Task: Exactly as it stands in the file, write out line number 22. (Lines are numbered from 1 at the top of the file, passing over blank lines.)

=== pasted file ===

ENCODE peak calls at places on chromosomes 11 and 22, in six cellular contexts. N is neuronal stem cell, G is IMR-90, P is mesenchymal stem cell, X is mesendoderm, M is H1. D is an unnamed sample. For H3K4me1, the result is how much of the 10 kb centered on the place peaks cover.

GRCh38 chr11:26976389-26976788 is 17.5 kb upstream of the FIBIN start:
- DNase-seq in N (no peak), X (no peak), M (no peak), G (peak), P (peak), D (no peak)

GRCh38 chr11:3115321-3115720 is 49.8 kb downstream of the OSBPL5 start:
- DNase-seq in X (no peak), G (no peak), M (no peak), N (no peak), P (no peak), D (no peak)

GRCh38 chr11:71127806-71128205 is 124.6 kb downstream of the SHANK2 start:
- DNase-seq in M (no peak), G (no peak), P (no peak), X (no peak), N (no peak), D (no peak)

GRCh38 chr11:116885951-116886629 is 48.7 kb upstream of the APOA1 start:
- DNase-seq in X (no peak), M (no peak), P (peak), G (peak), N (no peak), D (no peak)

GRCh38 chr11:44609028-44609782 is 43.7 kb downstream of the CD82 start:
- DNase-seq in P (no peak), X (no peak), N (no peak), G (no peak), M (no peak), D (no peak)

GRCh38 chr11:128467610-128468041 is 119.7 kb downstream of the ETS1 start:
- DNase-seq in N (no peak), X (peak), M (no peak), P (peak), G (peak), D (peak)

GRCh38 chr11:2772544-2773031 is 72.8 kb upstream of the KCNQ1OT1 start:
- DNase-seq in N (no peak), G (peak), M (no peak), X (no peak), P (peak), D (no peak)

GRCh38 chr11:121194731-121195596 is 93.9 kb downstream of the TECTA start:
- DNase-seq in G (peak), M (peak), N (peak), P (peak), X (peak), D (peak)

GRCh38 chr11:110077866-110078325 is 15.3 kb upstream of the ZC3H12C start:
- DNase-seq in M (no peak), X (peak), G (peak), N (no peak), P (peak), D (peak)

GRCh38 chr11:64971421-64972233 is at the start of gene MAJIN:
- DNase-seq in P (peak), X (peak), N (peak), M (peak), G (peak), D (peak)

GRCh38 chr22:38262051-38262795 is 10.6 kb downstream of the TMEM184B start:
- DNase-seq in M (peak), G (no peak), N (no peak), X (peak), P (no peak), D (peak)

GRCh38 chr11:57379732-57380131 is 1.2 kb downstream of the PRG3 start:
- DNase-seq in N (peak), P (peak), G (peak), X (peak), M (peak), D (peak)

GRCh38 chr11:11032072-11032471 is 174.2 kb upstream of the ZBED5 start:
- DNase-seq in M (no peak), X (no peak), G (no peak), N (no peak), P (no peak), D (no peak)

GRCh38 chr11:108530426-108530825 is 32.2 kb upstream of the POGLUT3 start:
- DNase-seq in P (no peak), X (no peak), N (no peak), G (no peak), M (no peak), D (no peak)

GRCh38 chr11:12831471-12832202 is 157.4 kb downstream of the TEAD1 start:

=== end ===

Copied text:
GRCh38 chr22:38262051-38262795 is 10.6 kb downstream of the TMEM184B start: